After implementing a partial casino smoking ban in October, Macau is contemplating a total prohibition on smoking in all areas of the region’s gaming market.
Talk about throwing gasoline on a raging inferno.
Macau’s casino industry is challenged, and that’s an understatement.
The market has had eight consecutive monthly gaming revenue declines. A 2.6 percent dip in 2014 was the first annual gaming revenue drop since American-owned casinos began operating in Macau in 2003. Analysts see record-setting futility in February.
So why not add to the misery?
Most agree the move last year to outlaw smoking on Macau’s main casino floors contributed to the gaming revenue declines. Smoking was allowed in private, VIP rooms, and casinos were allowed to build smoking lounges similar to airport-style smoking rooms.
Nevertheless, analysts thought the smoking ban disrupted customer playing patterns.
Deutsche Bank gaming analyst Andrew Zarnett estimated the ban resulted in a single-digit-percentage decline in Macau gaming revenue, but was also “worse than originally expected.”
He told investors the exact effect is “difficult to pinpoint” because of other issues in Macau.
A crackdown on corruption by the Chinese government — focused on junket operators who bring high-end baccarat gamblers to ultraexclusive private gambling rooms — is the biggest cause of the market’s declines.
The past four months of 2014 saw double-digit-percentage decreases, including a 23.2 percent dip in October and a record 30.4 percent decline in December.
The smoking ban’s effect in the declines varies depending on which analyst you speak with. Fantini Gaming Research said the ban could have caused a 10 percent to 15 percent drop.
Macau-based Union Gaming Group managing director Grant Govertsen said his “best guess” is the current ban had a 3 percent effect on mass-market table game revenue, even with “the benefit of having smoking lounges on the mass market floors.”
Those smoking lounges could disappear.
Last month, Macau’s secretary for social and cultural affairs said the legislative council will soon get a proposal to ban all smoking in casinos, including the private high-end gambling rooms. Government officials say the proposal comes without consideration of any related economic effect.
Macau’s Health Bureau released a three-year review that looked at smoking bans in all of the special administrative region’s public areas. The report found that 60 percent of casino employees dislike working in VIP rooms where smoking is allowed while 70 percent of Macau citizens and 80 percent of casino employees support a full casino smoking ban.
“As such, the government is now recommending a total smoking ban, (which) would include the cessation of smoking in VIP rooms, as we had expected,” Govertsen said. “It would also require the removal of the already-operational smoking lounges on the mass market floors.”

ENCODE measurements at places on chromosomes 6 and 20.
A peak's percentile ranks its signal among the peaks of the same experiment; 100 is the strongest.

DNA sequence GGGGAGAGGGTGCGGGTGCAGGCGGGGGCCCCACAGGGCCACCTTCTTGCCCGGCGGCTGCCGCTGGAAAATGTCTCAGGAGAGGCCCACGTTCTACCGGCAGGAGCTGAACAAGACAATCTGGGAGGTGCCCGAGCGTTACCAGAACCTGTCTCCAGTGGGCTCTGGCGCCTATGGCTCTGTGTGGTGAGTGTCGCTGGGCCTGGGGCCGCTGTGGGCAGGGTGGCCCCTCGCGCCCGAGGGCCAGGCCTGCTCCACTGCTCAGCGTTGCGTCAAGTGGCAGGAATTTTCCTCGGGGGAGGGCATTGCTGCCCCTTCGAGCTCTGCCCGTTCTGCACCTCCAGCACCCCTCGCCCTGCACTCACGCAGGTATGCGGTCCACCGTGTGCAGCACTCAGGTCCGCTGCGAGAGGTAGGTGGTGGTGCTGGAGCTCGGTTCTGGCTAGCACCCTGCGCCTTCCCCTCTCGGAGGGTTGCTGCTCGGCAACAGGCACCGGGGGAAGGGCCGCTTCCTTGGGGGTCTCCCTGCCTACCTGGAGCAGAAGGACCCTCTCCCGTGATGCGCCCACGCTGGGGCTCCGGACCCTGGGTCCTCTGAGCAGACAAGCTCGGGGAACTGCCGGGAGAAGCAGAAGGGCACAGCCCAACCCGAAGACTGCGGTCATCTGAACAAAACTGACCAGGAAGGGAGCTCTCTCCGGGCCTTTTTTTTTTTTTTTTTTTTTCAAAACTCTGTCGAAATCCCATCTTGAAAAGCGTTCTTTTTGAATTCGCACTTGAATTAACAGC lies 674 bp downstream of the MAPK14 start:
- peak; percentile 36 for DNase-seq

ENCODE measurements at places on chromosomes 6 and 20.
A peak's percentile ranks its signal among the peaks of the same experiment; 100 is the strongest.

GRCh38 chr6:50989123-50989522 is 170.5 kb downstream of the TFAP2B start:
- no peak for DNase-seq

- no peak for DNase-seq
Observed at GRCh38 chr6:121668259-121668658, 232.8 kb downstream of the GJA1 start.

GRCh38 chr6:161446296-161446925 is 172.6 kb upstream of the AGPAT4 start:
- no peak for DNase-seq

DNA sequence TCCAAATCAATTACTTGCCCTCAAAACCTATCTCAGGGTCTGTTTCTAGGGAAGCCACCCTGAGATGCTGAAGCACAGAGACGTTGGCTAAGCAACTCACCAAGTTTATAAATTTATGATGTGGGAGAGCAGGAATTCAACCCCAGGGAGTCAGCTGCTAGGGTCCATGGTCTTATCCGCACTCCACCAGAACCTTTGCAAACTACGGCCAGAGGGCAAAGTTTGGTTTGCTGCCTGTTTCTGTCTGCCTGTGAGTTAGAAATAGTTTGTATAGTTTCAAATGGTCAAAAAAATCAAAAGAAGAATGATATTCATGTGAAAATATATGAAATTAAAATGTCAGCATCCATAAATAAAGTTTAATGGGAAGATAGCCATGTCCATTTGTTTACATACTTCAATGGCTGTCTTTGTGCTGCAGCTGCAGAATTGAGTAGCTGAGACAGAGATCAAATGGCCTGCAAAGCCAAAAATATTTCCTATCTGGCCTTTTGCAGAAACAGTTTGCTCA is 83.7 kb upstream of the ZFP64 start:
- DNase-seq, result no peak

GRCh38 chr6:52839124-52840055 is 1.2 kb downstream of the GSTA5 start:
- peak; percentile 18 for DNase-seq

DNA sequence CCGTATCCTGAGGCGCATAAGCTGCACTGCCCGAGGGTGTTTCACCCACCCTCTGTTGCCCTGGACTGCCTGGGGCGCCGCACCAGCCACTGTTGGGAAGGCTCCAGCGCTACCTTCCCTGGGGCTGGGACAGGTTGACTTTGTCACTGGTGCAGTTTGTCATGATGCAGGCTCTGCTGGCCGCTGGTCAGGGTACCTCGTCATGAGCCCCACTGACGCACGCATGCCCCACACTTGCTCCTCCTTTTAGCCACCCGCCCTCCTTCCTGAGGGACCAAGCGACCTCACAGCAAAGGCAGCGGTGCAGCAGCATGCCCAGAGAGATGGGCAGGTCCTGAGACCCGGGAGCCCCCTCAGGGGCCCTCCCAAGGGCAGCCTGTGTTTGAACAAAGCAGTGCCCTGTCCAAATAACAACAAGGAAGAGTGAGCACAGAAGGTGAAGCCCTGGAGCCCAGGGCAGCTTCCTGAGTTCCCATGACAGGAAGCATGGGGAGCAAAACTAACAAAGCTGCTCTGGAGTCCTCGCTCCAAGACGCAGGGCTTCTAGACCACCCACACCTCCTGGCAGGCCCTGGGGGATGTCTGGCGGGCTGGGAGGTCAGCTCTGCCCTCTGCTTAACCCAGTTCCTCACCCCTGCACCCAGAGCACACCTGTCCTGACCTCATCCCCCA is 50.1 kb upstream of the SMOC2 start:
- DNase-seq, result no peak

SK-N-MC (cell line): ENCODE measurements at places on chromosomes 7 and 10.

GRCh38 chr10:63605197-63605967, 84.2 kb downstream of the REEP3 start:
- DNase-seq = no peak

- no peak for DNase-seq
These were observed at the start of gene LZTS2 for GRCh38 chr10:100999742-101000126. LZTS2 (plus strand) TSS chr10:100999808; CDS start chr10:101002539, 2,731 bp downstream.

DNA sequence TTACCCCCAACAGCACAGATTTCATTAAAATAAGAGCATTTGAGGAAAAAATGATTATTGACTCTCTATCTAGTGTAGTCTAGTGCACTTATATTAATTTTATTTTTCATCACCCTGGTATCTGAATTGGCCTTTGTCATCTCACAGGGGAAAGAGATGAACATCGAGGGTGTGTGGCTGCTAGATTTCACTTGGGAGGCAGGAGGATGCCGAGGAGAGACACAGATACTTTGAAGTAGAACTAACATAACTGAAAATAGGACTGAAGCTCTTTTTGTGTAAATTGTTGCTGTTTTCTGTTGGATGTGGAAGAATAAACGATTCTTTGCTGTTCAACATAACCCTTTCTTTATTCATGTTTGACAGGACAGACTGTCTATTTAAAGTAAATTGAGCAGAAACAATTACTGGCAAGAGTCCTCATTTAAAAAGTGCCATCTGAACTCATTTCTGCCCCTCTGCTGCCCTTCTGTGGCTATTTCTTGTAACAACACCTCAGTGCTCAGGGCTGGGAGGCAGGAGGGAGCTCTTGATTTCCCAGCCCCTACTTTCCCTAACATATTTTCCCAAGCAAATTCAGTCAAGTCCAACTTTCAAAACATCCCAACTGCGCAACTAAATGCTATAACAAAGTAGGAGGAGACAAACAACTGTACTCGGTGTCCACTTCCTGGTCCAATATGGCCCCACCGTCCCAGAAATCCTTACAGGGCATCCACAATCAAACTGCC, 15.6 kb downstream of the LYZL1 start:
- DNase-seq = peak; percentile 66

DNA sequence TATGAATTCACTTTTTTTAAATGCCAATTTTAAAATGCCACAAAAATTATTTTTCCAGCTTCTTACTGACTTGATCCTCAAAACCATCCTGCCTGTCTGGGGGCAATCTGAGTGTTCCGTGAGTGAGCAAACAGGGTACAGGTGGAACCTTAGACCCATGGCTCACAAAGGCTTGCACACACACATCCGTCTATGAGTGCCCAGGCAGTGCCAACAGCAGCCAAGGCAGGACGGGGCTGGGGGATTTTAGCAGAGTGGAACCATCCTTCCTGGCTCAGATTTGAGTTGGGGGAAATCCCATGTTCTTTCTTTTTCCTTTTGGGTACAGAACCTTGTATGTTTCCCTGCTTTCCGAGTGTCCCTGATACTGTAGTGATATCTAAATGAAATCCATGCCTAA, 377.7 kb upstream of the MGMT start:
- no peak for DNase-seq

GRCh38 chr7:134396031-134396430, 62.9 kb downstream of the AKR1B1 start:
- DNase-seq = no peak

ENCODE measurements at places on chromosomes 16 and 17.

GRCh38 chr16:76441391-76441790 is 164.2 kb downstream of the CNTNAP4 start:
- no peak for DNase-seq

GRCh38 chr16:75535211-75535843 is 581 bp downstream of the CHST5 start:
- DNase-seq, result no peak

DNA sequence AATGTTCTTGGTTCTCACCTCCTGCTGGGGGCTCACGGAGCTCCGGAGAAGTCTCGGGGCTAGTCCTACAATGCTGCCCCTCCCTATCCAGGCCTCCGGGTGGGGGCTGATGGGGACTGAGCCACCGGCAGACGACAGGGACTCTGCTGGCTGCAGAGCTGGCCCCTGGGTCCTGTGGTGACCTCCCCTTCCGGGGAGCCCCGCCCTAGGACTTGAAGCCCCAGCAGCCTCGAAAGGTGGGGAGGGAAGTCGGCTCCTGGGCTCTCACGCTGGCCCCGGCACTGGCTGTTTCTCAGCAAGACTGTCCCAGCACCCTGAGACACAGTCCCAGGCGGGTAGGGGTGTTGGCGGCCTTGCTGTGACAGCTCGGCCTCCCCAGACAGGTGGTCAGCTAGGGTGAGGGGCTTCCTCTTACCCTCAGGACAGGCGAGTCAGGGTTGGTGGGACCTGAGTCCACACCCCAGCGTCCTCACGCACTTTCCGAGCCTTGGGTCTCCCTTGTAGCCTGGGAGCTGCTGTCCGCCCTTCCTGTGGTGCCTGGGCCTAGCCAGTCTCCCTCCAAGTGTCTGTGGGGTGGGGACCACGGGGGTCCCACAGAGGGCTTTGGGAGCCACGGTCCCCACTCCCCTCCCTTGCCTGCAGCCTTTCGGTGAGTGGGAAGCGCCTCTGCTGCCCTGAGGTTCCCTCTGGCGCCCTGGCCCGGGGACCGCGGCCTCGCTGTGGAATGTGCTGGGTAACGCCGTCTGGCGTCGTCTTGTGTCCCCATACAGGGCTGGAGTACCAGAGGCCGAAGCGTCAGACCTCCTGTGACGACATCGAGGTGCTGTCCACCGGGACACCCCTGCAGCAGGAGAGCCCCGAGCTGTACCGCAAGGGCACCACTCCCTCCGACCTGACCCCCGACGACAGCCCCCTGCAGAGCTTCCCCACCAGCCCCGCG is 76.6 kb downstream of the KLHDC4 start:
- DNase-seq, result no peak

The legislation would add penalties for violating the ban and would implement a 70 percent tax increase on sales of tobacco products.
Analysts are unclear when the smoking ban would take place. The bill is expected to be introduced this spring and the Macau Legislature will meet through August.
Zarnett placed 2016 as the target date.
“If realized, we anticipate that this will have an incremental negative effect on gaming revenue,” Zarnett said.
Macau casino operators acquiesced to limits, but a total smoking ban might cause some heartburn. However, Govertsen said casino operators and investors were expecting the news.
“The fact that the government wishes to ban smoking in VIP rooms is well within our expectations,” Govertsen said. “However, we hope that cooler heads would prevail once the bill comes up for debate and that the smoking lounges are allowed to remain.”
Casino operators worry what might happen when players leave the gaming tables for a smoking break. Some might return to gambling, but others might just move on.
“A break in play often means a player has time to reconsider their play situation,” Zarnett said.
Govertsen has already accounted for the smoking ban in his Macau revenue forecasts. This year, Union Gaming expects high-end gaming revenue to decline by 9 percent. But the market could bounce back by up to 10 percent in 2016, because of an economic recovery and the opening of new casinos.
At the end of day, Zarnett said Macau casino customers must accept the smoking ban. After all, Macau is the only legal casino market in China and other Asian gaming jurisdictions are not easily reachable.
He said customer reaction would be similar to smoking bans in U.S. casino markets. Players have learned to deal with the changes.
Howard Stutz’s Inside Gaming column appears Wednesdays and Sundays. He can be reached at email@example.com or 702-477-3871. Find on Twitter: @howardstutz.